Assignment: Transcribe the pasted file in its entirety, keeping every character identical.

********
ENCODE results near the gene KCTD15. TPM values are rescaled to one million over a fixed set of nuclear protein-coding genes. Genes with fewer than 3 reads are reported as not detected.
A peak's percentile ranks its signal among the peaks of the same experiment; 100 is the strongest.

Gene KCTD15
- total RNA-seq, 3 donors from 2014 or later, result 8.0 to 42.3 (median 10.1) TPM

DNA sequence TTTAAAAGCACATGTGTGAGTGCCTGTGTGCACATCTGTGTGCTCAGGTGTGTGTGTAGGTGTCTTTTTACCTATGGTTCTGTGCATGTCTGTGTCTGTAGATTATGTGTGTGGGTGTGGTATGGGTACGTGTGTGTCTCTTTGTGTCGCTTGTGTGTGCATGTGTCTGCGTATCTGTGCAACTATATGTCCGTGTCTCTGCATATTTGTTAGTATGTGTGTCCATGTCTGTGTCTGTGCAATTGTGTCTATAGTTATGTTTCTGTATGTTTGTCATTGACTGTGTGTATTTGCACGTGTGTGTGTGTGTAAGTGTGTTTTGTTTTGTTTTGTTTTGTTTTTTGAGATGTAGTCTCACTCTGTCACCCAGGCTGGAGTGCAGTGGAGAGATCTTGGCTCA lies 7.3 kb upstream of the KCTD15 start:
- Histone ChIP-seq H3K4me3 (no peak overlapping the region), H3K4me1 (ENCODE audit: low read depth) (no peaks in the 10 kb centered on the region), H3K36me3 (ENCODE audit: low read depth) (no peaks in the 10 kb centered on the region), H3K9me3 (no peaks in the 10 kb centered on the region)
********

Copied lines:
ENCODE results near the gene KCTD15. TPM values are rescaled to one million over a fixed set of nuclear protein-coding genes. Genes with fewer than 3 reads are reported as not detected.
A peak's percentile ranks its signal among the peaks of the same experiment; 100 is the strongest.

Gene KCTD15
- total RNA-seq, 3 donors from 2014 or later, result 8.0 to 42.3 (median 10.1) TPM

DNA sequence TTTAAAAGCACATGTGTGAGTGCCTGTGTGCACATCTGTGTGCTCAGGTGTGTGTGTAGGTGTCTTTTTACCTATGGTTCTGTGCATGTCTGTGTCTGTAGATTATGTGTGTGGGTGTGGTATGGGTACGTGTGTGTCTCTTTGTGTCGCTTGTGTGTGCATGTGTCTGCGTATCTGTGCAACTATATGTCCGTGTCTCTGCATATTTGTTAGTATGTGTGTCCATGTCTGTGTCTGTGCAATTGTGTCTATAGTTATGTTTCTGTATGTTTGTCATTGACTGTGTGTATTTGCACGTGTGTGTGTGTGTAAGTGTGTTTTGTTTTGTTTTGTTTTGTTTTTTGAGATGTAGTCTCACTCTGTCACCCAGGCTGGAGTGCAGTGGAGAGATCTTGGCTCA lies 7.3 kb upstream of the KCTD15 start:
- Histone ChIP-seq H3K4me3 (no peak overlapping the region), H3K4me1 (ENCODE audit: low read depth) (no peaks in the 10 kb centered on the region), H3K36me3 (ENCODE audit: low read depth) (no peaks in the 10 kb centered on the region), H3K9me3 (no peaks in the 10 kb centered on the region)